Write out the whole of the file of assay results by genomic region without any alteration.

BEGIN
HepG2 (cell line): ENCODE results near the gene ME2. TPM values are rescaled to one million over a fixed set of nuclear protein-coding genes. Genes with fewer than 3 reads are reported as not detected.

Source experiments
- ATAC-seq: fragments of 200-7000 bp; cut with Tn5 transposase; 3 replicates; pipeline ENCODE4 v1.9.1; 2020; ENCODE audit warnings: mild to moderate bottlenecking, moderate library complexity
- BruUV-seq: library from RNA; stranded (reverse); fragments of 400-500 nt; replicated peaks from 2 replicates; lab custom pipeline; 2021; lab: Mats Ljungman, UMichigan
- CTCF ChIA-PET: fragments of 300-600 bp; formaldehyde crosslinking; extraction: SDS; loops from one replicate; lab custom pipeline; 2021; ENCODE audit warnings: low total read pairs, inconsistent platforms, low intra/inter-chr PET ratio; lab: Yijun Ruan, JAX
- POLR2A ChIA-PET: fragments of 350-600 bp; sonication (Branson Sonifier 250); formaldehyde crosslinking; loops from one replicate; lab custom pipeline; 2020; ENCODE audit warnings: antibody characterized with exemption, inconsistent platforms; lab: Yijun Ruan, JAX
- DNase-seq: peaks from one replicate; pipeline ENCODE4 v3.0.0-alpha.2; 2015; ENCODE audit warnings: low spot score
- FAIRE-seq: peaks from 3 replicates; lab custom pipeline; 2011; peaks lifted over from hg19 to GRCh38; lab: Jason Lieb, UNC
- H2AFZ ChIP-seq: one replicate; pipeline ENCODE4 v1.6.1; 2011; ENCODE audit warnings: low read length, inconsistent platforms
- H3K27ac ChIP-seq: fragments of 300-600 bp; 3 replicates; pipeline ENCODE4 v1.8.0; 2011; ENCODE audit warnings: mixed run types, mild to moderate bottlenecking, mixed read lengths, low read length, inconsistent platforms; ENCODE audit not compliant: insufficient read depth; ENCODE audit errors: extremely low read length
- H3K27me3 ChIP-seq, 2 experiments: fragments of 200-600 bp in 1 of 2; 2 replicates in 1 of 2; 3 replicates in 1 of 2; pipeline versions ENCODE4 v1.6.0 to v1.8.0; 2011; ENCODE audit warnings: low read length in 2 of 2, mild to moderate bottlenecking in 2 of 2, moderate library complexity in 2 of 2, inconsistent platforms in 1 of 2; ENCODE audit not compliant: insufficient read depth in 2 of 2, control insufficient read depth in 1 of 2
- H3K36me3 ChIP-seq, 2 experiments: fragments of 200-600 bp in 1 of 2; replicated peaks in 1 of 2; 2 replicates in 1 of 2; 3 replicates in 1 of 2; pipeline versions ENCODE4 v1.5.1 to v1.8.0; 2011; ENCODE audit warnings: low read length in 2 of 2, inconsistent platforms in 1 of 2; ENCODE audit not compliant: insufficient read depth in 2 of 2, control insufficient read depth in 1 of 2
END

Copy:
HepG2 (cell line): ENCODE results near the gene ME2. TPM values are rescaled to one million over a fixed set of nuclear protein-coding genes. Genes with fewer than 3 reads are reported as not detected.

Source experiments
- ATAC-seq: fragments of 200-7000 bp; cut with Tn5 transposase; 3 replicates; pipeline ENCODE4 v1.9.1; 2020; ENCODE audit warnings: mild to moderate bottlenecking, moderate library complexity
- BruUV-seq: library from RNA; stranded (reverse); fragments of 400-500 nt; replicated peaks from 2 replicates; lab custom pipeline; 2021; lab: Mats Ljungman, UMichigan
- CTCF ChIA-PET: fragments of 300-600 bp; formaldehyde crosslinking; extraction: SDS; loops from one replicate; lab custom pipeline; 2021; ENCODE audit warnings: low total read pairs, inconsistent platforms, low intra/inter-chr PET ratio; lab: Yijun Ruan, JAX
- POLR2A ChIA-PET: fragments of 350-600 bp; sonication (Branson Sonifier 250); formaldehyde crosslinking; loops from one replicate; lab custom pipeline; 2020; ENCODE audit warnings: antibody characterized with exemption, inconsistent platforms; lab: Yijun Ruan, JAX
- DNase-seq: peaks from one replicate; pipeline ENCODE4 v3.0.0-alpha.2; 2015; ENCODE audit warnings: low spot score
- FAIRE-seq: peaks from 3 replicates; lab custom pipeline; 2011; peaks lifted over from hg19 to GRCh38; lab: Jason Lieb, UNC
- H2AFZ ChIP-seq: one replicate; pipeline ENCODE4 v1.6.1; 2011; ENCODE audit warnings: low read length, inconsistent platforms
- H3K27ac ChIP-seq: fragments of 300-600 bp; 3 replicates; pipeline ENCODE4 v1.8.0; 2011; ENCODE audit warnings: mixed run types, mild to moderate bottlenecking, mixed read lengths, low read length, inconsistent platforms; ENCODE audit not compliant: insufficient read depth; ENCODE audit errors: extremely low read length
- H3K27me3 ChIP-seq, 2 experiments: fragments of 200-600 bp in 1 of 2; 2 replicates in 1 of 2; 3 replicates in 1 of 2; pipeline versions ENCODE4 v1.6.0 to v1.8.0; 2011; ENCODE audit warnings: low read length in 2 of 2, mild to moderate bottlenecking in 2 of 2, moderate library complexity in 2 of 2, inconsistent platforms in 1 of 2; ENCODE audit not compliant: insufficient read depth in 2 of 2, control insufficient read depth in 1 of 2
- H3K36me3 ChIP-seq, 2 experiments: fragments of 200-600 bp in 1 of 2; replicated peaks in 1 of 2; 2 replicates in 1 of 2; 3 replicates in 1 of 2; pipeline versions ENCODE4 v1.5.1 to v1.8.0; 2011; ENCODE audit warnings: low read length in 2 of 2, inconsistent platforms in 1 of 2; ENCODE audit not compliant: insufficient read depth in 2 of 2, control insufficient read depth in 1 of 2